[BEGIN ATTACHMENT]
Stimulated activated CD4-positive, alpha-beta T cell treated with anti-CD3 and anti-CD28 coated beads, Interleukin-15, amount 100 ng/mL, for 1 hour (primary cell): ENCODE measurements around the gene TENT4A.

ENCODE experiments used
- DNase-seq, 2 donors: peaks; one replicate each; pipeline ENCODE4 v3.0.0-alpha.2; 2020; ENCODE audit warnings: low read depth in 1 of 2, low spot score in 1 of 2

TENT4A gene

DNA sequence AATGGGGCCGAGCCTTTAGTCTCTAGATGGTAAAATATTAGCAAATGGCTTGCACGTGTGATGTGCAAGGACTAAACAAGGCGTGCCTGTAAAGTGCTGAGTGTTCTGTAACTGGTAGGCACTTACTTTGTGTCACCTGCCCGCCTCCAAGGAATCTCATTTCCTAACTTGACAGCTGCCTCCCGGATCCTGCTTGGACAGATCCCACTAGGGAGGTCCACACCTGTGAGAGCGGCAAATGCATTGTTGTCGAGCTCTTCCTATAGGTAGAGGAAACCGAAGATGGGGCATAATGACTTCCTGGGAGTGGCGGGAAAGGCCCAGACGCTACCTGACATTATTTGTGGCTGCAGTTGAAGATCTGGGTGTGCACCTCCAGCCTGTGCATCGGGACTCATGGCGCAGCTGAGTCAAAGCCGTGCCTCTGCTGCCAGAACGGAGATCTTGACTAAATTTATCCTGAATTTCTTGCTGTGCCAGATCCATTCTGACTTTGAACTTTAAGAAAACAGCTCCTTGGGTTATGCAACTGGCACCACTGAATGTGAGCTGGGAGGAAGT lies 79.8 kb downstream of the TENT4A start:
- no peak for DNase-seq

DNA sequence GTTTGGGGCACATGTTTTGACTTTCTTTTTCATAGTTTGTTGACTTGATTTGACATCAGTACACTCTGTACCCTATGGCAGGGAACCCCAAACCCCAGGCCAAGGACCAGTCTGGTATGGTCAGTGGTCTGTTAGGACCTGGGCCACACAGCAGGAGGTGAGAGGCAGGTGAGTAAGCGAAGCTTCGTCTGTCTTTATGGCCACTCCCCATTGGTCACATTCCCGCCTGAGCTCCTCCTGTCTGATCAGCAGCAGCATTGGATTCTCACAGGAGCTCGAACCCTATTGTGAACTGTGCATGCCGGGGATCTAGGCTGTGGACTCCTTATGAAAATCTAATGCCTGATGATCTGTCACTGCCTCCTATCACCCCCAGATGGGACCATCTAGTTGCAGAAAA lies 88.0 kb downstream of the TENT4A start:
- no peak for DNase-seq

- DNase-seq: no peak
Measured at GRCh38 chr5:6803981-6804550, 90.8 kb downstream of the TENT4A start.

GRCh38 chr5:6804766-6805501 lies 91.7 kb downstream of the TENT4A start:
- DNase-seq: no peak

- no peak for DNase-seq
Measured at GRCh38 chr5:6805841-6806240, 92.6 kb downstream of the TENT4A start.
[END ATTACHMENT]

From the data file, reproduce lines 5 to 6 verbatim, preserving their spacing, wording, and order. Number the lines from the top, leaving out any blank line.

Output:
DNA sequence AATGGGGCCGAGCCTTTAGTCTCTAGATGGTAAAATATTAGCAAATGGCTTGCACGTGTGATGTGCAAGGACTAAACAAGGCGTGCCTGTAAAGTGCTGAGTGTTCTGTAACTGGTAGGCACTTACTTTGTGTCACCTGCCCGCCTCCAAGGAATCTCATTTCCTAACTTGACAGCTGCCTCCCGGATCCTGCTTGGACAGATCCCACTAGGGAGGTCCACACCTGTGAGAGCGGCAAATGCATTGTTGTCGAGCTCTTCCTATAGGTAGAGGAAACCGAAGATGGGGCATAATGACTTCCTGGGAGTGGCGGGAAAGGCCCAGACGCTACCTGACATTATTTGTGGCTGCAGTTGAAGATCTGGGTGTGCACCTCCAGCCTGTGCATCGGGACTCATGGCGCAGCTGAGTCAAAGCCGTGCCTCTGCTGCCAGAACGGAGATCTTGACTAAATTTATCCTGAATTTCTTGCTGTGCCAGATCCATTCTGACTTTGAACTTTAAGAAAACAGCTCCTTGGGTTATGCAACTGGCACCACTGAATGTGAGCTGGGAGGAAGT lies 79.8 kb downstream of the TENT4A start:
- no peak for DNase-seq